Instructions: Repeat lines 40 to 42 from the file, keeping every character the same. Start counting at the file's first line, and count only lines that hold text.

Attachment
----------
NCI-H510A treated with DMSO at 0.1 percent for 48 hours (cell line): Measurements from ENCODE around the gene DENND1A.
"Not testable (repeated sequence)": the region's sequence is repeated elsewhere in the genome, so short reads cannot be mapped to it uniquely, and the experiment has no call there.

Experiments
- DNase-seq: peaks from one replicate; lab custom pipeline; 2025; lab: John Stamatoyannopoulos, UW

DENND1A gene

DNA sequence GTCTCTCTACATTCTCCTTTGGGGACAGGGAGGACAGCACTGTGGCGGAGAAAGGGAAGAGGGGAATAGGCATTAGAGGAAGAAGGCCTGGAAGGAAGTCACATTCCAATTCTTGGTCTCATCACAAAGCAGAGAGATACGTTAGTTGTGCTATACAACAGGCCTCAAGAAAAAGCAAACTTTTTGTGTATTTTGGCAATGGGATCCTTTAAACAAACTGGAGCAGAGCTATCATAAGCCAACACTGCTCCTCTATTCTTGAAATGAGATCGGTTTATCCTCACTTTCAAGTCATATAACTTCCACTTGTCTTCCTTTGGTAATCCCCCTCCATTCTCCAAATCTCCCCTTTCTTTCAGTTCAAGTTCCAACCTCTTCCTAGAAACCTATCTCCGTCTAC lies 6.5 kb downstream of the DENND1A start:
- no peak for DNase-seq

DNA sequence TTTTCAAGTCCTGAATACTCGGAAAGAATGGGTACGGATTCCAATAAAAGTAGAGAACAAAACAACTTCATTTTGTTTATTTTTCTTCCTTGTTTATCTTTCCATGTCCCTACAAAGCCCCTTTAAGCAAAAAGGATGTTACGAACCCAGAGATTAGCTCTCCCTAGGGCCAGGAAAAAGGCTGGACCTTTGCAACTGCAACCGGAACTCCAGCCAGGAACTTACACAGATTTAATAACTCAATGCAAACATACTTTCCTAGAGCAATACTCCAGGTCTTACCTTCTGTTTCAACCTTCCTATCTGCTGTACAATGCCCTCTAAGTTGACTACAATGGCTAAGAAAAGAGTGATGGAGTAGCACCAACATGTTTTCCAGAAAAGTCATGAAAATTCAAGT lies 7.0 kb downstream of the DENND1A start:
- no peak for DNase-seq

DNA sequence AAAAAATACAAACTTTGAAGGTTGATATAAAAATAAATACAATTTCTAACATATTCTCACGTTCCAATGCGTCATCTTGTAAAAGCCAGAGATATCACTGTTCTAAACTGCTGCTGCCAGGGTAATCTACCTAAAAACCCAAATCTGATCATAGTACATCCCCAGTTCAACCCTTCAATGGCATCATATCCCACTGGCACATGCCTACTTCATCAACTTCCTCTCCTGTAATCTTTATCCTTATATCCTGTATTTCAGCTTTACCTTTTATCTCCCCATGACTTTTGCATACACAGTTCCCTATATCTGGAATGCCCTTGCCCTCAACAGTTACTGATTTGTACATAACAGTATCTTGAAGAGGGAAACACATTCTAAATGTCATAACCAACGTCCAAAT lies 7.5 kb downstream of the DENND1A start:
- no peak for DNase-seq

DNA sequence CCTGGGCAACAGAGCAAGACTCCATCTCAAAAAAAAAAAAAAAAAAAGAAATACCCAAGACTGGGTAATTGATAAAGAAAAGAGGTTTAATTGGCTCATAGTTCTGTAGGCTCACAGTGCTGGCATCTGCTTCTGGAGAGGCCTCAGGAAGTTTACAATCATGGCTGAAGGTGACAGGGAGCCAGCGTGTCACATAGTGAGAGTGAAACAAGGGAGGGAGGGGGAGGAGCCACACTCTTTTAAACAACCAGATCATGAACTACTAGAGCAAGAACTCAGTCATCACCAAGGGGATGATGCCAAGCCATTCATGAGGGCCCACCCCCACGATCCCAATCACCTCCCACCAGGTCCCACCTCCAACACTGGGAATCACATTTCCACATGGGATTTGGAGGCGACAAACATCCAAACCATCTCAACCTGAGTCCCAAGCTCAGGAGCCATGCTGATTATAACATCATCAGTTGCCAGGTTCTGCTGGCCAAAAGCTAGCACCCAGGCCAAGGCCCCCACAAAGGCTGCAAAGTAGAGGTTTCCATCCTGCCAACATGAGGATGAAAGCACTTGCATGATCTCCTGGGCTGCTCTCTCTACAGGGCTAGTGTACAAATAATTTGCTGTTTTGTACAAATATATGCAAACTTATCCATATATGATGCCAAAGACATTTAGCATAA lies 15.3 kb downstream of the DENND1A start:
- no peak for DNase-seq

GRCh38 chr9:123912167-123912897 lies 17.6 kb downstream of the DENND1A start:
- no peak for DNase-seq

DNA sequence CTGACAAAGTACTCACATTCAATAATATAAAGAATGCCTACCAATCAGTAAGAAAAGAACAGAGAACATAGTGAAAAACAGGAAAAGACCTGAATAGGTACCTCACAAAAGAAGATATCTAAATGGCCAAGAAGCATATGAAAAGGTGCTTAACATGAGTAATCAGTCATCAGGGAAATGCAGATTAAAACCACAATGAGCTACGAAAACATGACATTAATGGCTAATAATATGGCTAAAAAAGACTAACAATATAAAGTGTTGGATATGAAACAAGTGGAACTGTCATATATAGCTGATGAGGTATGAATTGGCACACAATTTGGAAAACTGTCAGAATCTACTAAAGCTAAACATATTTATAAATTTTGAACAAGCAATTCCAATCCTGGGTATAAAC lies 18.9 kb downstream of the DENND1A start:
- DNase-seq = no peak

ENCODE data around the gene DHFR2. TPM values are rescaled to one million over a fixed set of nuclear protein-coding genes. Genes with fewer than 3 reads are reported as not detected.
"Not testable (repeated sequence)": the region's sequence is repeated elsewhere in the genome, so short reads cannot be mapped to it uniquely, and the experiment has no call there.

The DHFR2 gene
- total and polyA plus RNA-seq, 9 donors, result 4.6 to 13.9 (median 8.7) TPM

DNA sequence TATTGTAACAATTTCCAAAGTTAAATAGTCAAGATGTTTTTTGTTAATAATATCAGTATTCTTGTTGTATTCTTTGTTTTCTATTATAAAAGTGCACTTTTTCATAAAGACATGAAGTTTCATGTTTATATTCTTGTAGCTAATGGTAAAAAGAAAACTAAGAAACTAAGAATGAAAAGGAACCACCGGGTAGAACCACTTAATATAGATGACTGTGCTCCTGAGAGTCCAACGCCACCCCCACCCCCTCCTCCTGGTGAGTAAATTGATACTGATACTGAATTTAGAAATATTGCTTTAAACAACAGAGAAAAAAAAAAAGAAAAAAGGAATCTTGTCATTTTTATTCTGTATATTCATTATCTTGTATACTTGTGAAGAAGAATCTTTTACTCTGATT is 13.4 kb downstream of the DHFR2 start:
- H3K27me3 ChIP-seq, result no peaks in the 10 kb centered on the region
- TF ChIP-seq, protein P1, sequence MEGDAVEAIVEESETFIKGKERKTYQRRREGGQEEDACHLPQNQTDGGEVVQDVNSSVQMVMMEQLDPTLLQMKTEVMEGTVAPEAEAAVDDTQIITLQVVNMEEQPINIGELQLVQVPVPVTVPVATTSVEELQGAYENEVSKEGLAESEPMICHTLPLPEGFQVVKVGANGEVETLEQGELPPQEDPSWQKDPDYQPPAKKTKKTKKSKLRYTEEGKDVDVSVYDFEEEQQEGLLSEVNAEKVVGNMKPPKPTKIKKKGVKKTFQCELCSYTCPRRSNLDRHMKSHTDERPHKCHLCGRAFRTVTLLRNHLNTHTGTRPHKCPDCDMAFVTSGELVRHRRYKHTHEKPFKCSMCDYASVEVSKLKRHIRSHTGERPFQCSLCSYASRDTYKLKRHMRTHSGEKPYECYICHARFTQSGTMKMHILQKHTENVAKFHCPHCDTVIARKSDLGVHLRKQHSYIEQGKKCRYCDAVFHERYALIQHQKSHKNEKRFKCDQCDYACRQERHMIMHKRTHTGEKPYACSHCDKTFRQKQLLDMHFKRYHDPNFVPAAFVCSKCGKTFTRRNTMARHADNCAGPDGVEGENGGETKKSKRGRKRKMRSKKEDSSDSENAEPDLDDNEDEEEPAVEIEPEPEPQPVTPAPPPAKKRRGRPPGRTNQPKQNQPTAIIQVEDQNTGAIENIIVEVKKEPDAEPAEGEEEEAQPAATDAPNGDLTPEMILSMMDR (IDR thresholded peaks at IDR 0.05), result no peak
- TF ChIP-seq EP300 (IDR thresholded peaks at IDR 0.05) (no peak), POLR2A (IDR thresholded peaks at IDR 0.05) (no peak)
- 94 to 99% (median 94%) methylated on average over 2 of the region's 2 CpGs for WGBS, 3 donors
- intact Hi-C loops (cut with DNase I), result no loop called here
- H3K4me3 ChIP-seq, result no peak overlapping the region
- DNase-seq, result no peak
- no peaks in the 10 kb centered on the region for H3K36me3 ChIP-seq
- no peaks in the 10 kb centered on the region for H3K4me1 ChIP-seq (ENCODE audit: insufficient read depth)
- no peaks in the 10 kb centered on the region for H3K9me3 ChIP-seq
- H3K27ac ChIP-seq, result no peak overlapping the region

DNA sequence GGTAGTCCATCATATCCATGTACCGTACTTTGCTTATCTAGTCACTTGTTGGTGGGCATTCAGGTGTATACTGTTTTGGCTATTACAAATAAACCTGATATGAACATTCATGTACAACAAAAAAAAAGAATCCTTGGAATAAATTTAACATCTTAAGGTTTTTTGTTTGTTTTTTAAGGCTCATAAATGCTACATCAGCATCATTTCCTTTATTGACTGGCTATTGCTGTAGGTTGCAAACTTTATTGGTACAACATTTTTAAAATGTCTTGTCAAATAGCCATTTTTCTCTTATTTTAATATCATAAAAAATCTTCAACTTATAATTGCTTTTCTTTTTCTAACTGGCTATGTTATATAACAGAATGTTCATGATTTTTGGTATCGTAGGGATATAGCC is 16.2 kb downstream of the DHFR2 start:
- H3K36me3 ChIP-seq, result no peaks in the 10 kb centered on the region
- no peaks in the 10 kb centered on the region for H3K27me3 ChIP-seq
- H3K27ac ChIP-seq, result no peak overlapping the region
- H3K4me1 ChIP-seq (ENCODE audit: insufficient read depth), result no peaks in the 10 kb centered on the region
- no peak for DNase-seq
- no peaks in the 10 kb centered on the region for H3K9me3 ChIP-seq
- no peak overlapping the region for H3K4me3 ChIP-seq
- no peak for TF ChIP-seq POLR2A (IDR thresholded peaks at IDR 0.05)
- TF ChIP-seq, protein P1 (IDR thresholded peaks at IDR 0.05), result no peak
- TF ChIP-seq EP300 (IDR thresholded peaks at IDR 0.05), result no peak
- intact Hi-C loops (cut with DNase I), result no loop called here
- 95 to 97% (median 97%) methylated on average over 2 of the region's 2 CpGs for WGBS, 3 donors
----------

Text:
- no peaks in the 10 kb centered on the region for H3K9me3 ChIP-seq
- no peak overlapping the region for H3K4me3 ChIP-seq
- no peak for TF ChIP-seq POLR2A (IDR thresholded peaks at IDR 0.05)